Hike gas tax for safe roads

South Carolina Department of Transportation Commissioner Jim Rozier tells a group of business leaders that the state must raise its gas tax to paid for roads on Thursday, Jan. 15, 2015, in Columbia, S.C. Rozier was elected chairman of the DOT Commission on Thursday. (AP Photo/Jeffrey Collins)

South Carolina motorists pay one of the lowest gas taxes in the nation, and they get what they pay for — an inadequate, deteriorating highway system that each year goes further down the road from bad to worse. That dismal situation is directly related to the inadequacy of state funding, and that’s largely attributable to the Legislature’s refusal to raise the gas tax despite the demonstrable need for more road revenue.

The gas tax was last increased in 1989. Meanwhile, the anticipated shortfall in funding for needed highway improvements has steadily increased, now having reached $40 billion over the next 30 years. It is time for the Legislature to come up with a comprehensive long-term plan. There’s really no way that higher gas taxes can be responsibly avoided.

The gas tax is a user fee imposed on those who drive the roads so that they can pay for highway upkeep. The revenue generated by the tax should be adequate to the task, but it clearly isn’t.

The Legislature’s inaction has given highway users something of a free ride.

Well, not really free, as last week’s report from The Road Information Program (TRIP) shows. TRIP calculated the hidden cost of riding on South Carolina roads, which includes having vehicles jolted by jagged pavement and potholes, with the associated cost of repairing tires and suspension. The extra cost amounted to an average of $1,168 a year. Call it a hidden tax imposed by legislative inaction.

A letter on this page from Auvo Kemppinen describes his experience in being forced off the non-existent shoulder of a rural highway, and the cost he sustained in car repairs, delay and frustration. And while it would be natural to blame the driver of the oncoming truck, those state officials who haven’t provided for safe highways year after year deserve to share the blame.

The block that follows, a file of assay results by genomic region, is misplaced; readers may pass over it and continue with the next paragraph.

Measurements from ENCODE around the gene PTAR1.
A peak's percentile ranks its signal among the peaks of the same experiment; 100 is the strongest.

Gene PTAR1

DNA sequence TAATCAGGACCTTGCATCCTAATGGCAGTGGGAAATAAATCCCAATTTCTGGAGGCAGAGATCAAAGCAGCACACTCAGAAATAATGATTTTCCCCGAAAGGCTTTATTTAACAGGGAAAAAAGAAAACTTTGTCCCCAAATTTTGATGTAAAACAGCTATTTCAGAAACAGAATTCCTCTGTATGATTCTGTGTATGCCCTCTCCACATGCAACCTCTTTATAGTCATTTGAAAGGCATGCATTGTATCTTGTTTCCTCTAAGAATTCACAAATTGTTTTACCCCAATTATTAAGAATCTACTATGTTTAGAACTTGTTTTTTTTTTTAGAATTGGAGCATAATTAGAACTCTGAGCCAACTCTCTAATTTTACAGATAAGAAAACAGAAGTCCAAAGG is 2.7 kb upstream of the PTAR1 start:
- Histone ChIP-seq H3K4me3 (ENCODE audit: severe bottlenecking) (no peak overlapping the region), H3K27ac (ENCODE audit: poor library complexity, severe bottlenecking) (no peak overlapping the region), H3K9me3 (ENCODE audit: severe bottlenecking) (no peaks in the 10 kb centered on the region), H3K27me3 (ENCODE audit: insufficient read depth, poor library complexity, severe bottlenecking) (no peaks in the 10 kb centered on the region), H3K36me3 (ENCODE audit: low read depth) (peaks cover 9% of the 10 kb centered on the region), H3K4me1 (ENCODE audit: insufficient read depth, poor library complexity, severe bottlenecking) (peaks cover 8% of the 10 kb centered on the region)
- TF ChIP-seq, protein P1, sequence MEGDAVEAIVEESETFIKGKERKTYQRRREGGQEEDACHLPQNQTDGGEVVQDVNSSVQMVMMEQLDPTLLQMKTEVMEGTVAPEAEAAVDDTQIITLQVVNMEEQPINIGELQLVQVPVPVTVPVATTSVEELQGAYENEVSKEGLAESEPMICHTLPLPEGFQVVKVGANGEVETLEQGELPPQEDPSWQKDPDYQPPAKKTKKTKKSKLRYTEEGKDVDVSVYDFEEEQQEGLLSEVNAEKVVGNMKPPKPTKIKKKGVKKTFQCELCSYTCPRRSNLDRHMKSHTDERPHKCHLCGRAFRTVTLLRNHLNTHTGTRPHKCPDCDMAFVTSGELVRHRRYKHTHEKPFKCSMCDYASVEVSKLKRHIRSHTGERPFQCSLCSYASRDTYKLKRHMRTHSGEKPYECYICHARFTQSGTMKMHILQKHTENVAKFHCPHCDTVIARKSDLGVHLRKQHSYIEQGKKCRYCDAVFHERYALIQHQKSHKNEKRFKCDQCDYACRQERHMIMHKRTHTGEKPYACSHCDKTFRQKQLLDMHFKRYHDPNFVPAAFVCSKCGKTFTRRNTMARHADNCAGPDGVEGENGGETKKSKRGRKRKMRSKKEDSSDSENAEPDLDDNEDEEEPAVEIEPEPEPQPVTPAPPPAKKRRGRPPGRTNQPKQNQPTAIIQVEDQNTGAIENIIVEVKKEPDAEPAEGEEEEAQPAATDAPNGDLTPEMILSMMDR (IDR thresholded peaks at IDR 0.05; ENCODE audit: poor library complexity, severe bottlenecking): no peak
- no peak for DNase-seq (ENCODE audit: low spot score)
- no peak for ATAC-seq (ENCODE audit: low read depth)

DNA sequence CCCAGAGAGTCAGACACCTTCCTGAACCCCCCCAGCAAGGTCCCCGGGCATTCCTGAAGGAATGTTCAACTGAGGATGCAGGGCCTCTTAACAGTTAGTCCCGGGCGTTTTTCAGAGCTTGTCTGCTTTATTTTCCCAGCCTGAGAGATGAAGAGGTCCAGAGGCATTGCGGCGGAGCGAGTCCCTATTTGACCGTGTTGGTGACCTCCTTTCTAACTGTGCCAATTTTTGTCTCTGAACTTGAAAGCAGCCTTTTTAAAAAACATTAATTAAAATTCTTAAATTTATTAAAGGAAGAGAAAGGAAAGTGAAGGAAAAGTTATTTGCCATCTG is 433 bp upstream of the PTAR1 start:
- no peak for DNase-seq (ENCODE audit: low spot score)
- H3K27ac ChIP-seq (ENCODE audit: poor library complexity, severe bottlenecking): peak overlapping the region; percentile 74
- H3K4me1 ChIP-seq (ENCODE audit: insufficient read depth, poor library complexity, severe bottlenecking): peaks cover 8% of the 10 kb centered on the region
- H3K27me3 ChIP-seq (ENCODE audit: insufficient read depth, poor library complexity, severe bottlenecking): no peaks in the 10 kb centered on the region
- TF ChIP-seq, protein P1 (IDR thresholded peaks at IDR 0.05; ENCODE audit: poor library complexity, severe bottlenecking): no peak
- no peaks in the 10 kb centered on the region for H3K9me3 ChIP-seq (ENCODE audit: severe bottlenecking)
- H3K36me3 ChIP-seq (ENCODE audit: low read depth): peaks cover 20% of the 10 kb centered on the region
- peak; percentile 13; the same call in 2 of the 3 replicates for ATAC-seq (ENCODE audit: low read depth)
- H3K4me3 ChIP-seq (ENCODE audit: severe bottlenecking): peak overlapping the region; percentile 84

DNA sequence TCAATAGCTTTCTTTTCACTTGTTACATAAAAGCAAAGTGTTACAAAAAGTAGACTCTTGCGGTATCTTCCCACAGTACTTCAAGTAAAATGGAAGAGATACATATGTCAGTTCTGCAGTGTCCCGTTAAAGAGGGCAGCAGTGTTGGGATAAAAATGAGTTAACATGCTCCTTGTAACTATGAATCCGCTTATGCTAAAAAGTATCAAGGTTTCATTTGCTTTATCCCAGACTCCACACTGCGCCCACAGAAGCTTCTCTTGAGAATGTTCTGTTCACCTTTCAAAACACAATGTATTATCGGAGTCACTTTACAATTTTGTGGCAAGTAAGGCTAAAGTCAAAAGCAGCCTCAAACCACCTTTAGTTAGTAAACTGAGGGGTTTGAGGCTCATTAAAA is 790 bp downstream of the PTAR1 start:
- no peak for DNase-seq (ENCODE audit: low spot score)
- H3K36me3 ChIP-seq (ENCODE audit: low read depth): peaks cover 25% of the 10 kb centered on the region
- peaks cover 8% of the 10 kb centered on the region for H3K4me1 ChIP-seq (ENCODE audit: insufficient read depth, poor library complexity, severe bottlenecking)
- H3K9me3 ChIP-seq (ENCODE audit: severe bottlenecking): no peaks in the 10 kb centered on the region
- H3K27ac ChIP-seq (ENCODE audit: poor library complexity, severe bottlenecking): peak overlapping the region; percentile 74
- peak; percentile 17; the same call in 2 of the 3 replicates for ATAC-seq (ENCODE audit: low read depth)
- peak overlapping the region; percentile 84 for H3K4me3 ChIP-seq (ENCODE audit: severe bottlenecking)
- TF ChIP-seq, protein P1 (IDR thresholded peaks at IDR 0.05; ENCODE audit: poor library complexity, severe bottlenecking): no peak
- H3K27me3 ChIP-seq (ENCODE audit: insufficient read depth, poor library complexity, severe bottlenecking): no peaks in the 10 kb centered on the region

The TRIP report lists monetary expenses, but not the human cost of injuries and fatalities that can be a consequence of driving on inadequately designed and maintained highways.

Legislators are talking about ways to provide more funding, but some of their conversation appears focused on finding a way to make any tax hike “revenue neutral.” That means a gas tax increase would be offset by a tax cut elsewhere. Presumably that would allow them to honor the pledges for no new taxes, which many have unwisely signed.

So despite the rising awareness of the public and their elected representatives regarding the severity of the problem, there is still the very real risk that the state will end up without enough revenue to start comprehensively addressing the problem. That’s called kicking the can down the road, no matter how legislators want to dress it up.

Using increases from the general fund, for example, would simply take needed funding from other areas of state responsibility, such as schools, prisons and social services. All suffer from a lack of adequate resources and legislators shouldn’t be willing to compound those problems on behalf of highways.

And they don’t have to — not when there are road-related sources of revenue that can be tapped.

Raising the cap on sales taxes for motor vehicles, for example, could supply more funds for roads. So could any increase in fees for licensing and tags.

The state could cut costs by reducing the vast network of state-maintained road miles. Reportedly, South Carolina’s system includes 5,000 miles of roads that are a half-mile or less in length. Those roads would seem local by definition.

But the best idea is to hike the state’s inadequate gas tax, which is currently 18 cents a gallon — almost rock bottom among the 50 states.

A gas tax increase would allow tourists and truckers to more equitably share in the cost of fixing South Carolina highways. Out-of-state motorists pay at least one-third of the gas tax. Some estimates put it at nearly 40 percent.

Lawmakers shouldn’t shy away from a job they were elected to do — fix state highways.

How hard is it to come up with a solution?

Raise the gas tax for better roads, and then make sure that the money is spent only on priorities, such as overdue maintenance and repair of roads and bridges.